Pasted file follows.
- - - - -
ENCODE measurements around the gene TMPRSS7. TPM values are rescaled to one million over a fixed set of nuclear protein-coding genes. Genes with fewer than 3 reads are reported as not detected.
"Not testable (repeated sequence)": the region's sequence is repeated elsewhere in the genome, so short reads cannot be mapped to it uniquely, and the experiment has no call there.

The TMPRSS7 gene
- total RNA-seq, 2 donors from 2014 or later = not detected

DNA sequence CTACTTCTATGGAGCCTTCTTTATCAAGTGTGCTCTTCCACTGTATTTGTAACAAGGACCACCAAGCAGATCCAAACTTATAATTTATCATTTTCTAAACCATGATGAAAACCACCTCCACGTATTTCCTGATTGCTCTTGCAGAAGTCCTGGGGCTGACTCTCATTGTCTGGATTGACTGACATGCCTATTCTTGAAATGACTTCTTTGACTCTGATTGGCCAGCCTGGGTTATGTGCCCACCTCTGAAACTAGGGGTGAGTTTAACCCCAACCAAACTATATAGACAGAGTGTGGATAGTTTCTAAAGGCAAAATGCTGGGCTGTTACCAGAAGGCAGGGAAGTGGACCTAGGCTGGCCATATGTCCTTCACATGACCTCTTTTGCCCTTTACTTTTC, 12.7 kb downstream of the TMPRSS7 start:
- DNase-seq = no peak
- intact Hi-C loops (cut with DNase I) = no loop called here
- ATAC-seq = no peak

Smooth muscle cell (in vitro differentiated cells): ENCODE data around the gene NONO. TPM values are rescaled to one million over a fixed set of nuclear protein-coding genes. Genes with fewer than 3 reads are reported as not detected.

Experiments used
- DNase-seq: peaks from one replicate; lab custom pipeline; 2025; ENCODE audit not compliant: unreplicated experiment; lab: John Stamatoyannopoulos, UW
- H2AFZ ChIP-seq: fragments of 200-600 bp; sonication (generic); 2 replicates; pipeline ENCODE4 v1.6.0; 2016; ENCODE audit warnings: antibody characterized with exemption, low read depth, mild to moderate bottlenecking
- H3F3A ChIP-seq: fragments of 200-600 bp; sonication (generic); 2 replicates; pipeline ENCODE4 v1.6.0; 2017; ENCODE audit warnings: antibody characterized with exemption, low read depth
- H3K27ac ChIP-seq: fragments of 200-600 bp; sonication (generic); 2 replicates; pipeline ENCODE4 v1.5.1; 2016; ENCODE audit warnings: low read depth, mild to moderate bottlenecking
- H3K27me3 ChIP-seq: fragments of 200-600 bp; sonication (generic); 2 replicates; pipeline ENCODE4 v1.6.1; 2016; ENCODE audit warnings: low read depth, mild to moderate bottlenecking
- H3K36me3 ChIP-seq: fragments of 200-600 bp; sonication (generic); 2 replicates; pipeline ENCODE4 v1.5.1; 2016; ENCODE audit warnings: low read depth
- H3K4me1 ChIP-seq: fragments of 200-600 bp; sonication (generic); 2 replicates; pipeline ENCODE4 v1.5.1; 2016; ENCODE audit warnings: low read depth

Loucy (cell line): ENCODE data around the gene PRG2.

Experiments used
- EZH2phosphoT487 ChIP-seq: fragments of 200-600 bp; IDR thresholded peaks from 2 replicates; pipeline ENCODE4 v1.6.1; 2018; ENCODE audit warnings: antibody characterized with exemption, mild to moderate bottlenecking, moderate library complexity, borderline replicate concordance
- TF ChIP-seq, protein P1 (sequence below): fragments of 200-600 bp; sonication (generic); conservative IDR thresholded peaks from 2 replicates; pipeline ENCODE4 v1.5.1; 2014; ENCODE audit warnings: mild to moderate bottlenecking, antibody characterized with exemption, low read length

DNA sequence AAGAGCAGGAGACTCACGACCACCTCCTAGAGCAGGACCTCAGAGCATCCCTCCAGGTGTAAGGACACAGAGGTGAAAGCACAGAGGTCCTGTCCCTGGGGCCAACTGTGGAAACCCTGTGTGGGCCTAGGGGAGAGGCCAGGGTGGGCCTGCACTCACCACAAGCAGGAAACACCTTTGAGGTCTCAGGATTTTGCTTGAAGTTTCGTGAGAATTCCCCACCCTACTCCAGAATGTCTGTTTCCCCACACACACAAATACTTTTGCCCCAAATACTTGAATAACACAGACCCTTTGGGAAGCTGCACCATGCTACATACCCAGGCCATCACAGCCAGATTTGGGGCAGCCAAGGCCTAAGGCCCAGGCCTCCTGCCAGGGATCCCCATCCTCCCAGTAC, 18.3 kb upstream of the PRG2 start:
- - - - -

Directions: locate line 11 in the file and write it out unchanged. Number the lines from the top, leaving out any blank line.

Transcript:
- DNase-seq: peaks from one replicate; lab custom pipeline; 2025; ENCODE audit not compliant: unreplicated experiment; lab: John Stamatoyannopoulos, UW